Wednesday, June 05, 2019

Annual Book Sale

The Armacost Library annual book sale will be held on Thursday, June 13, from 7:30 a.m. - 5:00 p.m. You will find us at the Armacost Library's North Patio, Garden Level.
For complete details, please refer to the flyer below:

Friday, May 10, 2019

Southland Ensemble to visit University of Redlands May 17

University of Redlands students and the renowned experimental music group Southland Ensemble will join forces on Friday, May 17 at 3 pm in Old Peppers Gallery to perform poetry by Jackson Mac Low and music by Barney Childs. This event is free and open to the public. Refreshments will be served.

The workshop, affiliated with Professor Alisa Slaughter's May Term class "Arts and Inquiry," will feature discussion and performances by Mac Low, a renowned author and artist in spoken, visual and musical performance genres, and Childs, a composer known for exploring indeterminacy and extended techniques who taught at Johnston and served as composer-in-residence from 1971 to 1996.

Armacost Library Special Collections holds the papers and manuscripts of Barney Childs and many representative works by Mac Low can be found in the library collection.

A program for the afternoon workshop includes:
  • Mac Low, 5 Young Turtle Asymmetries 
  • Mac Low, Is That Wool Hat My Hat?
  • Mac Low, Asymmetries (student and Southland Ensemble performance)
  • Mac Low, Asymmetries (Southland Ensemble performance)
  • Childs, Operation Flabby Sleep
  • Childs, The Crab on the Mirror
The score for Childs' Operation Flabby Sleep, written in 1968 and dedicated to Harold Budd, consists of a grid of 27 boxes containing various markings and fragments of musical notation. Performers are instructed to render the empty space in each box as silence, and use the markings to produce sound according to a set of basic principles. A minimum of three performers are needed to realize the score. It is up to the musicians, individually and by collective agreement, to work out the pacing, musical content, and expressive range of the piece.

Childs' Crab on the Mirror for viola and cello is a traditionally notated piece, but it too has a trick up its sleeve. The music takes the form of a "mirror canon" in which the part for one musician is the same as the part for the other musician, only in reverse and melodically inverted. Both musicians can therefore play from the same page of sheet music, but one of them must turn it upside down.  This compositional technique dates from the 16th century, and Childs' playful homage reflects his long-standing interest in Renaissance arts, which motivated him to write his Ph.D dissertation on poetry settings in Elizabethan madrigals.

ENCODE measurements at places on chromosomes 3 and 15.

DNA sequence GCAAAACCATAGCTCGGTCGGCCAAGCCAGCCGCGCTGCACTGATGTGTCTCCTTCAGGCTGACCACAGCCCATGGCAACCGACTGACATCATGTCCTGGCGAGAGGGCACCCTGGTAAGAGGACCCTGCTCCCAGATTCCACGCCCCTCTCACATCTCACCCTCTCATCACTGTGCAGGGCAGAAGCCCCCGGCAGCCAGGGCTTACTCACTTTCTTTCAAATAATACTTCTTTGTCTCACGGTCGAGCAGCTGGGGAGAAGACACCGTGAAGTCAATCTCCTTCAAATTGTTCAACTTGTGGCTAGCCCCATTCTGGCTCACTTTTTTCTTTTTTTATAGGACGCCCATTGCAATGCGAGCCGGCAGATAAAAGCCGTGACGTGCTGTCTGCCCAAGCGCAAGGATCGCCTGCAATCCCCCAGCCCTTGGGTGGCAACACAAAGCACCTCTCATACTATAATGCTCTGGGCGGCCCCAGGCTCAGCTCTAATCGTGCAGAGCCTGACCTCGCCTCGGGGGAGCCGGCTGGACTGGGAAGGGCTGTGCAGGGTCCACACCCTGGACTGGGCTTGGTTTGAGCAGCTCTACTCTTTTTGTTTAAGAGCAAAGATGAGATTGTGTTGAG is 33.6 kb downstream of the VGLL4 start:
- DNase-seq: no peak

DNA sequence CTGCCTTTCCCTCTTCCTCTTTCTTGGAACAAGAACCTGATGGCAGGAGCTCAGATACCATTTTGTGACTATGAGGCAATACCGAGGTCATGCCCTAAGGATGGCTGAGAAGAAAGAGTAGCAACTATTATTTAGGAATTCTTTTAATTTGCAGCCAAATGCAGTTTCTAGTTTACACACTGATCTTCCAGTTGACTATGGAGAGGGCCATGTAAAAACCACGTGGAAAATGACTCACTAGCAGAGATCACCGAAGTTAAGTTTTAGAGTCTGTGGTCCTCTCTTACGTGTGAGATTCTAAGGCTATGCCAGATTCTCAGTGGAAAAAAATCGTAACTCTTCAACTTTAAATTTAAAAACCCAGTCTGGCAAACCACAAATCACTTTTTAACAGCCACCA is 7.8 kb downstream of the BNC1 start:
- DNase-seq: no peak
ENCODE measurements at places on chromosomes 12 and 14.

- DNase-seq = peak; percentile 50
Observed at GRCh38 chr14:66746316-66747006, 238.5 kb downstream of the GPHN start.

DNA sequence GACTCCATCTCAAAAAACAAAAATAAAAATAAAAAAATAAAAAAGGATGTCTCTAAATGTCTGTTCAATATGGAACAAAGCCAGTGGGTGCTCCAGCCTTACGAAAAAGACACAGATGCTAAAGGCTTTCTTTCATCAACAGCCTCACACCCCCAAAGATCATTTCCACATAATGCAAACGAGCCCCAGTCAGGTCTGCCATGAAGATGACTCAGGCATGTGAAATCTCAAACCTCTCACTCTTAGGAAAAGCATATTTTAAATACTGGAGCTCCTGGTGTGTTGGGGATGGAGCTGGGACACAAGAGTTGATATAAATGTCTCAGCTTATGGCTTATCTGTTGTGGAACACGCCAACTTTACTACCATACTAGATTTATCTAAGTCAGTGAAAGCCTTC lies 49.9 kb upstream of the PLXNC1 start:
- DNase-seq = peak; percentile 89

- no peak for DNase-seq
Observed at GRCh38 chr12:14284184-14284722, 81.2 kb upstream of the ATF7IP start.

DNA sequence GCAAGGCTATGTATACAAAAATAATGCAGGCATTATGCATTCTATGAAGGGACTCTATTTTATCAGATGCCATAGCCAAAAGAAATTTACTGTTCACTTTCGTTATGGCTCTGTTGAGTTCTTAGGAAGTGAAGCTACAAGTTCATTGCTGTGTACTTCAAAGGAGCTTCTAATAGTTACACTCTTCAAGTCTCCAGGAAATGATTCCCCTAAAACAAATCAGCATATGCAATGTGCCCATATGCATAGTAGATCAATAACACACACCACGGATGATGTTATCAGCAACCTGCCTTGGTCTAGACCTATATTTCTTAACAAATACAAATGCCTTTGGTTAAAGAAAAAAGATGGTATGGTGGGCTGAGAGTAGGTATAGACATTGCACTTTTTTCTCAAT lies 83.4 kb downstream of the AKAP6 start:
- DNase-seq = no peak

Thursday, April 18, 2019

Finals Week: Extended Hours

Visit the Library for extended hours during Finals Week. Quiet spaces, open late, are available during the following hours:

Friday, April 19: 8:00 a.m. - 10:00 p.m.
Saturday, April 20: 10:00 a.m. - 10:00 p.m.
Sunday, April 21: 10:00 a.m. - 2:00 a.m.
Monday, April 22 - Tuesday, April 23: 8:00 a.m. - 2:00 a.m.

Good luck!

Tuesday, April 02, 2019

Armacost Library Undergraduate Research Award - Reception

The 2019 Armacost Library Undergraduate Research Award (ALURA) honors two students for their excellent research projects. The Arts, Humanities, & Social Sciences (AHSS) recipient is Theo Whitcomb (Faculty sponsor: Lorenzo Garbo, Economics) for his project titled, "Advancing Dialectical Wisdom to the Non-Human World: Adam Smith and Materialisms of Ecological Collapse." The STEM recipient is Alicia Nicole Santucci (Faculty sponsor: Valerie Rountree, Environmental Studies) for her work, "Media Portrayal of Offshore Oil Drilling in Louisiana in California."

An award reception will take place next week on Monday, April 8th, at 4:00 p.m. in the Library Conference Room (located on the 3rd floor of Armacost Library) to celebrate the work of both Alicia and Theo. Please join us for light refreshments. All are welcome to attend the reception.

ALURA 2019 AHSS Selection Committee included:
Jessie Hewitt, History
Janelle Julagay, Library (Chair)
Bill Kennedy, Library
Nick Reksten, Economics
Alisa Slaughter, Creative Writing

ALURA 2019 STEM Selection Committee included:
Joanna Bieri, Mathematics
Les Canterbury, Library (Chair)
Eric Hill, Physics
Hillary Jenkins, Environmental Studies
Paige Mann, Library

Monday, March 25, 2019

Collection Highlights: Graphic Novels

Graphic novels are currently being highlighted on the new book table in the Armacost Library. The Oxford English Dictionary (OED) defines "graphic novel" as "a full-length (esp. science fiction or fantasy) story published as a book in comic-strip format." OED identifies Richard Kyle as the first user of this term, in a 1964 newsletter for comics fans, Capa-Alpha, published by the Comics Amateur Press Association. Kyle explains that the term "graphic novel" refers to "serious writing" for an "older audience." And that a move away from the term "comic books" will aid the "acceptance of the medium by the literary world."